2013-02-07 / Front Page

911 board plans to foot $30K bill for hospital antennas

Equipment allows emergency personnel to communicate

MANISTIQUE – The Schoolcraft County 911 Authority Board will pay up to $30,000 to install antennas for law enforcement and emergency medical and fire personnel at the new Schoolcraft Memorial Hospital facility. The decision to use funds was made during a recent meeting of the Schoolcraft County Board of Commissioners.

According to Commissioner Craig Reiter, SMH knowingly built the new facility without the proper equipment needed for first responders, fire and police officers to communicate with each other within the hospital. Since the hospital will basically act as a dead-zone for their communication devices, Reiter said the 911 board recently agreed to use its funds to install the bi-directional antennas.

“What this does, is it picks up 800 high-band from within the building and broadcasts out,” Reiter explained. “So you’re able to talk.”

In a letter to the 911 board, Reiter said SMH CEO George Montgomery wrote that the hospital had applied for a Hospital Preparedness Program grant to possibly use to reimburse the board. However, Reiter noted the funds from the grant, if approved, could take up to two years to receive.

Reiter pointed out that various first responders had toured the facility and confirmed the communication problems.

“It is a problem, and its something we need to address,” he said. “I’m not real happy about this – that the 9-1-1 funds will be used for this – but our first responders will be in this building continuously.”

He noted there is plenty of money available in the board’s budget to cover the $28,618 quote they received for the antennas and installation.

“You need to be able to communicate with the outside world when you’re within the building,” Reiter said.

The hospital had the same problem at their current facility, Reiter said, but nothing had ever been done about it. Since the antennas are not required, he explained the hospital decided to forgo their installation in the new facility.

“I would have liked them to do it, however, that didn’t happen,” he said. “Right now, once you walk in there, you’re basically walking into a not-communication zone. Quite frankly, we’d be putting our people into harm’s way.”

Commissioner Dan LaFoille corrected Reiter, noting, “We’re not putting them into harm’s way – the hospital is.”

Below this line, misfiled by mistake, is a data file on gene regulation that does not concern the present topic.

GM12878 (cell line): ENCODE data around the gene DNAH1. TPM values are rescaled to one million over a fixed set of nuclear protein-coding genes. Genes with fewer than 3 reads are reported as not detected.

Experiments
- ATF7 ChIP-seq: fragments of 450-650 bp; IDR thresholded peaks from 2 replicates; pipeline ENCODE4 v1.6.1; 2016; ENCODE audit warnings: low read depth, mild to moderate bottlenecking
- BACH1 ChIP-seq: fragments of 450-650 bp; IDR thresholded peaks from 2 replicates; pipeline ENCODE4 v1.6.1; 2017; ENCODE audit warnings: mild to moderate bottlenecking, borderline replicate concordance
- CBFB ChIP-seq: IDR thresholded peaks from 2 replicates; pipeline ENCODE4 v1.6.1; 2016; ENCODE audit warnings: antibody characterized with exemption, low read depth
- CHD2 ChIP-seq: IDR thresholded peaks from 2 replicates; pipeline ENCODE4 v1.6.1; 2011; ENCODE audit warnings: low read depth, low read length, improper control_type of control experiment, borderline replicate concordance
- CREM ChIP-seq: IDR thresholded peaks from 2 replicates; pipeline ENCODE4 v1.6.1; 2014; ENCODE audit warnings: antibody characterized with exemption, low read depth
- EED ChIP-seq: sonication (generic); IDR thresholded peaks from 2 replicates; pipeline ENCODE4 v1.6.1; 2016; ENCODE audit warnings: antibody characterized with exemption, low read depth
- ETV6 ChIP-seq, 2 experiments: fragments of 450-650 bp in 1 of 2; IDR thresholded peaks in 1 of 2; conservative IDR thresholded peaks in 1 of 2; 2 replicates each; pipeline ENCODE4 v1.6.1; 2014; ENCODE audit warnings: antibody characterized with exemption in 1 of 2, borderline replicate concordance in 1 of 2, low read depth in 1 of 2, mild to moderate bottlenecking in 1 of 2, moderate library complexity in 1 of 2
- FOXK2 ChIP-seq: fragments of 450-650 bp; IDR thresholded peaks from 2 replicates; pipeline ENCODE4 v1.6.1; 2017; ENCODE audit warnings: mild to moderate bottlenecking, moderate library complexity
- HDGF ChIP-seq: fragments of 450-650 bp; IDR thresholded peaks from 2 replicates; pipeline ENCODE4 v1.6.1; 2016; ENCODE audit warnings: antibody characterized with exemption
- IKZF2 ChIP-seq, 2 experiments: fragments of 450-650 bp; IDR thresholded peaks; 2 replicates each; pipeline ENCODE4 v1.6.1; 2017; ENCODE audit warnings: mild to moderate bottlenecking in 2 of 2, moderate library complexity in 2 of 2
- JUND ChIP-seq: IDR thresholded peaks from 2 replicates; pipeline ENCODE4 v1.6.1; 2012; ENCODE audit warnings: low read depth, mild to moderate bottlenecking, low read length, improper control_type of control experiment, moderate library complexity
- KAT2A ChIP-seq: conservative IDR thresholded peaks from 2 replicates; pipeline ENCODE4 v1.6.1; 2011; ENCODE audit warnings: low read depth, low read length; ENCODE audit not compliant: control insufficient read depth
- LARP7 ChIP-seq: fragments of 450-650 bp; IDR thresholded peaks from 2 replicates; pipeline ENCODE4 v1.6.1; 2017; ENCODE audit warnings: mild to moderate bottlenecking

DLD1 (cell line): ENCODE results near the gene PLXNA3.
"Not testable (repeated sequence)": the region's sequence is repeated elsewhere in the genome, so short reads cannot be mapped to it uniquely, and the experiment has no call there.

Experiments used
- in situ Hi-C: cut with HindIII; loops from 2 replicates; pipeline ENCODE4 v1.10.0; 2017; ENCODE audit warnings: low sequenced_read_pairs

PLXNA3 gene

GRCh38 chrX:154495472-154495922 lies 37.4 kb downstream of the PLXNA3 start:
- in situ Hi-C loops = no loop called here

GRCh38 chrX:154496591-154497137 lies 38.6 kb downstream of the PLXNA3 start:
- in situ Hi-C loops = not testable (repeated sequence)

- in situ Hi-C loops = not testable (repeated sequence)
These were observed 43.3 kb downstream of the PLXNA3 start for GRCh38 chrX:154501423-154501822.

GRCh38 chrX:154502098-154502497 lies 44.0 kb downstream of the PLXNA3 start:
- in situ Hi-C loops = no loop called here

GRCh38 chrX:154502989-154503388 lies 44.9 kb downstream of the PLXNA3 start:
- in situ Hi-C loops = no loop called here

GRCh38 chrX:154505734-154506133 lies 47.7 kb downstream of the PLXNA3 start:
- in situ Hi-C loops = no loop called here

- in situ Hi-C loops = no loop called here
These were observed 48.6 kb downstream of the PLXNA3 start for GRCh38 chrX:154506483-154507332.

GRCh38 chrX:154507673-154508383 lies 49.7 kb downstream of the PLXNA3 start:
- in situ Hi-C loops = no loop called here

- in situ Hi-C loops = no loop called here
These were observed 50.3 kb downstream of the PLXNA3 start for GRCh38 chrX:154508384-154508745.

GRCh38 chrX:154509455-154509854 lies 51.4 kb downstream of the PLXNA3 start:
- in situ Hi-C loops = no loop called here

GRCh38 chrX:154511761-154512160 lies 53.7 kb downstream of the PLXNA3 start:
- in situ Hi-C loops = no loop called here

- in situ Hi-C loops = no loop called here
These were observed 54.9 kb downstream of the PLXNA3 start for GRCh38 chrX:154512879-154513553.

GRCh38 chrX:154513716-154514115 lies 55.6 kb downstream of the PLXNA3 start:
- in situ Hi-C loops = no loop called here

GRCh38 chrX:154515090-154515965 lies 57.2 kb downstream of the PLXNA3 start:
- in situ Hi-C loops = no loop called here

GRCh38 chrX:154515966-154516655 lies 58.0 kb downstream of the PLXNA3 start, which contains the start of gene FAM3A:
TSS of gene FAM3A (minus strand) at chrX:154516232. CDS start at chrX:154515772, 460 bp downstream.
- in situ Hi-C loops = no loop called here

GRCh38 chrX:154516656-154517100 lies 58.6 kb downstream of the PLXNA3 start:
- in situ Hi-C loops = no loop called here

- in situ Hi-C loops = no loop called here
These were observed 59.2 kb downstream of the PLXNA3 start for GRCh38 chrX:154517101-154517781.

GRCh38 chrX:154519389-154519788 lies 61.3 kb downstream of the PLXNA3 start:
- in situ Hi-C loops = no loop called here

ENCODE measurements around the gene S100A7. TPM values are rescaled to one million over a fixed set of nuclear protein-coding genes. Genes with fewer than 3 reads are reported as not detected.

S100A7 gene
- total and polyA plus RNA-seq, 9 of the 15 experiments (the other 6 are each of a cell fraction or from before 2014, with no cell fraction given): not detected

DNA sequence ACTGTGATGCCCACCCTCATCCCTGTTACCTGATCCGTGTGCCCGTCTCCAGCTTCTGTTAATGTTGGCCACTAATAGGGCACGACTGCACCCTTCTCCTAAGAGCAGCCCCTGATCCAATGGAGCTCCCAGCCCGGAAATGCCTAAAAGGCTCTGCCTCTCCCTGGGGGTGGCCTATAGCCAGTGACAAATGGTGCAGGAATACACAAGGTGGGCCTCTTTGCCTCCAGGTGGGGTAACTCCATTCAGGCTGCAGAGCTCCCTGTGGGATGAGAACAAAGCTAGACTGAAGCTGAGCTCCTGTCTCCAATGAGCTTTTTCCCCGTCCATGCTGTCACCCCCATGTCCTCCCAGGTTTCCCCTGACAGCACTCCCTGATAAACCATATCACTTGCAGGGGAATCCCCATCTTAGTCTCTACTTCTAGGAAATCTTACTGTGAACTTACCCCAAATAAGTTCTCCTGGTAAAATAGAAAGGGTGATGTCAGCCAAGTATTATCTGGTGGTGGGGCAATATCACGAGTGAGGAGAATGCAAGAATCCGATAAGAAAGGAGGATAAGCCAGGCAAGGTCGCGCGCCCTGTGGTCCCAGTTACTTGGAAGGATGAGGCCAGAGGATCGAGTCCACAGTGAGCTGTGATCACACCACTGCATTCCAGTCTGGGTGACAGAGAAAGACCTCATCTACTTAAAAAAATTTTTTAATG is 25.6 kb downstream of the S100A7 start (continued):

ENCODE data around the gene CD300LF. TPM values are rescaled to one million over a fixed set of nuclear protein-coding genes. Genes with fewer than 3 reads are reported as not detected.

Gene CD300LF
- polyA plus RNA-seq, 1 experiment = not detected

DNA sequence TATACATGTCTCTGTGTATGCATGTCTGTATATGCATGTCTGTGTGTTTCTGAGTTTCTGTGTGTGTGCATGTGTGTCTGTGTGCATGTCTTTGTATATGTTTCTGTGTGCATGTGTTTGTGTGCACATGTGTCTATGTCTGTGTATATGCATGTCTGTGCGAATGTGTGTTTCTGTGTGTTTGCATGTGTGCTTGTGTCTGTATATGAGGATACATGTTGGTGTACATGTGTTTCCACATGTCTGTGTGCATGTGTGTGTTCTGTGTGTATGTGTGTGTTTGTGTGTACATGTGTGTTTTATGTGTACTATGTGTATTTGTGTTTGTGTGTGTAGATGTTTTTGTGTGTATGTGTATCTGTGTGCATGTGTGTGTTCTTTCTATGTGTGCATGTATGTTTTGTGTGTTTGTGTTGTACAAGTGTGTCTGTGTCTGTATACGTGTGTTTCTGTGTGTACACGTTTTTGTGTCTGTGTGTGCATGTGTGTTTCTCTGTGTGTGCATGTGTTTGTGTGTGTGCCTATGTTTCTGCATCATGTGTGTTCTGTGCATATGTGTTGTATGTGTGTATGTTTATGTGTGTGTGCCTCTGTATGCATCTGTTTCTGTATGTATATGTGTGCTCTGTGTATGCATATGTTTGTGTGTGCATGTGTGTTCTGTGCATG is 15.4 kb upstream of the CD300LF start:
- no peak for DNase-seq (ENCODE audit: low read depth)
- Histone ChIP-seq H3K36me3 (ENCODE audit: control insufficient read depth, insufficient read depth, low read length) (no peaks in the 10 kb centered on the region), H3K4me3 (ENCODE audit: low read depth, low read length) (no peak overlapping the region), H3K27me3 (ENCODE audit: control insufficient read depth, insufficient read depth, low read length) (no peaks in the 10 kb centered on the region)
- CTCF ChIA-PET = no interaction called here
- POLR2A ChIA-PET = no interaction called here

Schoolcraft County Sheriff W. John Norrington added he, too, took issue with the lack of antennas in the hospital.

“If you have an active shooter scenario in there, or if the responders are called for another emergency, they will not be able to be heard,” he said.

Commissioners approved the motion to allow the 911 Authority Board to spend up to $30,000 to obtain the needed BDAs for the hospital.

In other business, Reiter explained during the communications portion of the meeting that he had recently run into some problems with the SMH Board of Directors. While attending one of their recent meetings, Reiter said the hospital approved a bid to demolish their current facility after they move into the new facility.

Reiter explained he had asked during the public comment period what the lowest bid for hospital demolition was, and also for the board members to identify the contractor with the lowest bid.

“I was told that I don’t need to know,” he said. “It seems to me that … there should have been who was getting it and the dollar amount.”

Since the demolished building would go into one of two area landfills, Reiter said he also asked which landfill had been chosen.

“Mr. (Robert) Root (SMH board member) basically said it was none of his concern where it went,” Reiter said. “It was amazing – this was an open meeting; I was just a little miffed.”

Board Chairperson Al Grimm noted the SMH board may not have been required to answer questions under the “public comment” session of the meeting.

Reiter also mentioned a recent newsletter noted that the company which had acquired Marquette General Hospital was looking to possibly obtain more hospitals.

“(The newsletter is) talking about the company that acquired Marquette General and that in there they mention they want to pick up some more,” he said. “And that our new hospital was in line with the things they are looking for.

Take it for what it’s worth,” he added.

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